In Rai someone likes it manga (better, anime): after Ghost in the Shield, broadcast last December by Rai4 (we talked about here), at this end of June on Rai Movie of another Japanese anime that is linked to the avatars, in this case not avatars as a subject but as production techniques: Final Fantasy.
The movie has little connection with the game
Final Fantasy the movie, dated 2001 and directed by Hironobu Sakaguchi and Moto Sakakibara, was named like the famous saga of video games but does not relate to any specific episode of the 13 chapters so far produced by Square (from 2003 Square Enix: http://it.wikipedia.org/wiki/Final_Fantasy), although some fans noticed in common with the episode IX for the myth of Gaia, the living planet.
For those not familiar with the plot, the story is set in 2065, in a land ravaged and invaded by aliens “phantoms” against whom are fighting some residual human communities. While the military looking for a “final solution” that involves the use of brute force (a new laser cannon) scientists and in particular Dr. Sid and Dr. Aki Ross seek a cure (and eventually in a somewhat surprising way find it). If the film has attracted more criticism from fans of the game, because it distorts the plot, the movie is highly recommended to anyone who wanna make a machinima or you find interesting electronic cinematography in 3D because despite the passing years the quality of avatars and environments created is impressive.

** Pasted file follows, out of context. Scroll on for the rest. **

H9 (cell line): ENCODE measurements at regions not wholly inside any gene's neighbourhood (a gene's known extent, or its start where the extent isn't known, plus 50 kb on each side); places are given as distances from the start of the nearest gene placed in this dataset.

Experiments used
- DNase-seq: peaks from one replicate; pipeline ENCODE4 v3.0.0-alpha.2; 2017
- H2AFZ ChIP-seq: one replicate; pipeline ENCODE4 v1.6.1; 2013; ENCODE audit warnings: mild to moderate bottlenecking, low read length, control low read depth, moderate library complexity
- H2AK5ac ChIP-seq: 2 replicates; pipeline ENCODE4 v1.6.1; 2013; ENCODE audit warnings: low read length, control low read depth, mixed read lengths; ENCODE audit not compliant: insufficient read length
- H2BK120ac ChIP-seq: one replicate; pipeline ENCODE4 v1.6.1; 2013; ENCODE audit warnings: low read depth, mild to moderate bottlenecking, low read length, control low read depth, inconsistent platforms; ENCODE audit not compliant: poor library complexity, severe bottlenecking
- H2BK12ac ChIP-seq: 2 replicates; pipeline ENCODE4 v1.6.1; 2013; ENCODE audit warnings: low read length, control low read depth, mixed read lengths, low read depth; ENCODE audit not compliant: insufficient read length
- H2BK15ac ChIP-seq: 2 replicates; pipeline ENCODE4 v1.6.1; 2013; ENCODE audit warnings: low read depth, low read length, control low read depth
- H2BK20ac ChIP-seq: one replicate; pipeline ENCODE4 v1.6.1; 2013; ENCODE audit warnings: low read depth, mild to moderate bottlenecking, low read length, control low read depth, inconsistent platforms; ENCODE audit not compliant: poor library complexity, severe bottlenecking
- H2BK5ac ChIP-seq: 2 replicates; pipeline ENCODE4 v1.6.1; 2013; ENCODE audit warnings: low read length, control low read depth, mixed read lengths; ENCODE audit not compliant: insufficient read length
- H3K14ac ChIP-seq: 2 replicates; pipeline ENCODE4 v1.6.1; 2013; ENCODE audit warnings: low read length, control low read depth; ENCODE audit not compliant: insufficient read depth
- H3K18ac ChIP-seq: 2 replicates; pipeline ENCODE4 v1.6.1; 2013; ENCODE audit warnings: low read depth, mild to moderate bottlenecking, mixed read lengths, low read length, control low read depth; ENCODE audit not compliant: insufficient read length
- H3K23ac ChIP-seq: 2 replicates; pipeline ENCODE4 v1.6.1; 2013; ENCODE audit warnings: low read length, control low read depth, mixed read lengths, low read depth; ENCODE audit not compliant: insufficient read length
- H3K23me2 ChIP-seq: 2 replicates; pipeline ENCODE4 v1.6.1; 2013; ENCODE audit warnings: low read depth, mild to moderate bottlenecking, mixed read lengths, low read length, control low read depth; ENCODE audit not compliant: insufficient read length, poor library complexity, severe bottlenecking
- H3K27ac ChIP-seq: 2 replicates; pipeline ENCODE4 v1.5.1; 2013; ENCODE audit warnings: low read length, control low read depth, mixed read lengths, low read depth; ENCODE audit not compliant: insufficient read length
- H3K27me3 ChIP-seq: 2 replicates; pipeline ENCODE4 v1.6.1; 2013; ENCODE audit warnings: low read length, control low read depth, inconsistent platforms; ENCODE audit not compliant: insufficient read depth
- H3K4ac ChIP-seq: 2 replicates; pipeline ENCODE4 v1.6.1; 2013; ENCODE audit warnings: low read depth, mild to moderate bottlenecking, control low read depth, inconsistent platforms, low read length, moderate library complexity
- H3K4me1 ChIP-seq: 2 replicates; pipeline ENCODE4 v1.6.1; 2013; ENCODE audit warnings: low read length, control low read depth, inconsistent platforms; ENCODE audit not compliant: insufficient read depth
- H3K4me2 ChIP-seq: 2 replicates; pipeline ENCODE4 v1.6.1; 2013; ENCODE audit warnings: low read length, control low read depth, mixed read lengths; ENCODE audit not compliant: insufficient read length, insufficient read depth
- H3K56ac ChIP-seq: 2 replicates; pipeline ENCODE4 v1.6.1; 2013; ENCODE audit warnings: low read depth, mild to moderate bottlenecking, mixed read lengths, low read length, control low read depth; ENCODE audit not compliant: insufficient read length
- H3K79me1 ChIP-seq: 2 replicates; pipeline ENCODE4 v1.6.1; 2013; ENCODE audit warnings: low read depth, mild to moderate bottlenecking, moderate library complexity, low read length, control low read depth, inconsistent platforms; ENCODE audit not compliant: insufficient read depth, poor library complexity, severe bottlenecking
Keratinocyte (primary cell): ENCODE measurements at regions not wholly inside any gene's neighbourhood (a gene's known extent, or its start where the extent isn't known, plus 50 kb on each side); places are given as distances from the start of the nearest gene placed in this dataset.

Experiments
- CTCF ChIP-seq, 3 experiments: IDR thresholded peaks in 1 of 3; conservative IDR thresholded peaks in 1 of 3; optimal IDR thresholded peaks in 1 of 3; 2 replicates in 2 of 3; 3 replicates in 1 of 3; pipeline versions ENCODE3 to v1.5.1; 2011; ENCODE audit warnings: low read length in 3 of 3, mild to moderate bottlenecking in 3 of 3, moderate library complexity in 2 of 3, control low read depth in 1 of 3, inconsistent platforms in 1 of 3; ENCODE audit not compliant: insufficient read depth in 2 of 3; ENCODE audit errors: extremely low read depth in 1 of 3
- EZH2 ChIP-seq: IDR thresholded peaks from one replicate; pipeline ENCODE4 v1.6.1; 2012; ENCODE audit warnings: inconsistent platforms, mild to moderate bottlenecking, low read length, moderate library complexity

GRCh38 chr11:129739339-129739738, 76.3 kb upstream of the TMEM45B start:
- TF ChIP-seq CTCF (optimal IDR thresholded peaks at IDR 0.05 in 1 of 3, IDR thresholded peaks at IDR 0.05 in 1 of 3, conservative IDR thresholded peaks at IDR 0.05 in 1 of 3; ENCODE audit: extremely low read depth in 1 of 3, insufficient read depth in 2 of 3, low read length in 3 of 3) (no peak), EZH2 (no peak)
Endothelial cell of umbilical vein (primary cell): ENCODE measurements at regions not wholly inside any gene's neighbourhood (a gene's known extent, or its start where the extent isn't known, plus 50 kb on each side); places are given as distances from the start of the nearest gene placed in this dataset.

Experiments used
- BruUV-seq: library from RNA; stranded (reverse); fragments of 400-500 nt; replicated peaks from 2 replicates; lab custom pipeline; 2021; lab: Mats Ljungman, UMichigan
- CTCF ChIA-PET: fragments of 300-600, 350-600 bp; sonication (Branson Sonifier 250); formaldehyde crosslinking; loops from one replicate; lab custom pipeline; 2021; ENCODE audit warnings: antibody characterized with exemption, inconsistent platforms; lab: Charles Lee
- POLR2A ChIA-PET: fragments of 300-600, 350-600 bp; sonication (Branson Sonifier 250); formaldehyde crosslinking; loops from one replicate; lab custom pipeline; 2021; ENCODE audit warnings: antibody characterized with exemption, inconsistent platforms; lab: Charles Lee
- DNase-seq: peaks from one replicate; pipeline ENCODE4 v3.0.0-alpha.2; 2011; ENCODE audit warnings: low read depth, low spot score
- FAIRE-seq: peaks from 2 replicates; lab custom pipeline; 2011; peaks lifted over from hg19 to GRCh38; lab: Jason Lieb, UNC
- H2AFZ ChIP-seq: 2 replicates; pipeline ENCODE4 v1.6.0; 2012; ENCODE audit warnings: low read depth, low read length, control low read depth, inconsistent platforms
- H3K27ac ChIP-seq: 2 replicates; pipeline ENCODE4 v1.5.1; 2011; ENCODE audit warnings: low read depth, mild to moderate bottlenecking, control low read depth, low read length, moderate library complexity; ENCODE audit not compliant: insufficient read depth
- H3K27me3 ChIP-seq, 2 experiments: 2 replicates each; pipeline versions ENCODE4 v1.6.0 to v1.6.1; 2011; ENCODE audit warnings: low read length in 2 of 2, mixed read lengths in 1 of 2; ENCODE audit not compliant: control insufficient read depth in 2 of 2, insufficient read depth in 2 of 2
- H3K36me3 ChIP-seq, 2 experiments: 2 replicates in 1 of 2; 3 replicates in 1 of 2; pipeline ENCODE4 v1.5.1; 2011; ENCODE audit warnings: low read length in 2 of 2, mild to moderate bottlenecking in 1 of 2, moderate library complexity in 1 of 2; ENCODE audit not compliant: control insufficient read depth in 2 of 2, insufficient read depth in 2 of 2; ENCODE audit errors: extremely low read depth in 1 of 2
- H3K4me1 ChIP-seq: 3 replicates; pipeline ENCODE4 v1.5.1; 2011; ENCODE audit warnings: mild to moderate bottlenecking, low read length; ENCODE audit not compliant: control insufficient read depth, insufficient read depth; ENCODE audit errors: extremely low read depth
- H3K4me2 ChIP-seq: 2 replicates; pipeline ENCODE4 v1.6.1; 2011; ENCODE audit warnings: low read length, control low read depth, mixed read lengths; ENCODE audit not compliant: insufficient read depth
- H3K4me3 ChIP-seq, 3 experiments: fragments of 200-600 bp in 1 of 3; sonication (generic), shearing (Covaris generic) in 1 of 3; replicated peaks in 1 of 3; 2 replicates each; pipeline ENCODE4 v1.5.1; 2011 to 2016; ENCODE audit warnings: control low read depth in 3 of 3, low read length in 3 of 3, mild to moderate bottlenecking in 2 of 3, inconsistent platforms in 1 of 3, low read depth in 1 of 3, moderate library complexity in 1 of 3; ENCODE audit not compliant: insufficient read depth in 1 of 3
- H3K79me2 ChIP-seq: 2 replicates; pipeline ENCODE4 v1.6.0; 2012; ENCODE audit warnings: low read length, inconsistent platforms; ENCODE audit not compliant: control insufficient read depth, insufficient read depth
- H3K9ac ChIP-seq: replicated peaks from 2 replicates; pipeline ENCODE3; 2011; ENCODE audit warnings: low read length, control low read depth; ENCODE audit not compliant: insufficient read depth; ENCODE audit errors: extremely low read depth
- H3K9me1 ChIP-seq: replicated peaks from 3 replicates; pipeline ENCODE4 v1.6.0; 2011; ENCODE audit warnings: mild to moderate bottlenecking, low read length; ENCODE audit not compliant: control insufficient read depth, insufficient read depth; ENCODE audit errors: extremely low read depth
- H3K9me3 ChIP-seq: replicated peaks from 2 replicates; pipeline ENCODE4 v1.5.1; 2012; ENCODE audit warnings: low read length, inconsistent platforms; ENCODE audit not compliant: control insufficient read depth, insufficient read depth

Final Fantasy, the criticisms
No wonder then that Final Fantasy has unleashed a fierce controversy that saw some well known stars including Hollywood actor Tom Hanks and producer George Lucas declared that Aki Ross could create a dangerous precedent if the character had been reused, as in projects of Square Pictures, for other films (in fact she was only once, in one of nine Animatrix episodes, before being forgotten) stealing the work to real actors.
Personally I doubt that the risk exists, since the range of expressions of Aki in Final Fantasy was relatively poor, but certainly for the average product of Hollywod star system in recent years the comparison could become embarrassing.
Who knows in the future we will not return to see other virtual actors equally intriguing but with more expressive power and used to more interesting plots. Maybe somehow linked as Ghost in The Shield (or the same James Cameron’s Avatar) to the relationship between an avatar and the player that is behind it, a theme which somehow reminds us that the “double”, the split personality, or yet another variant of the relationship between Dr. Jekyll and Mr. Hyde.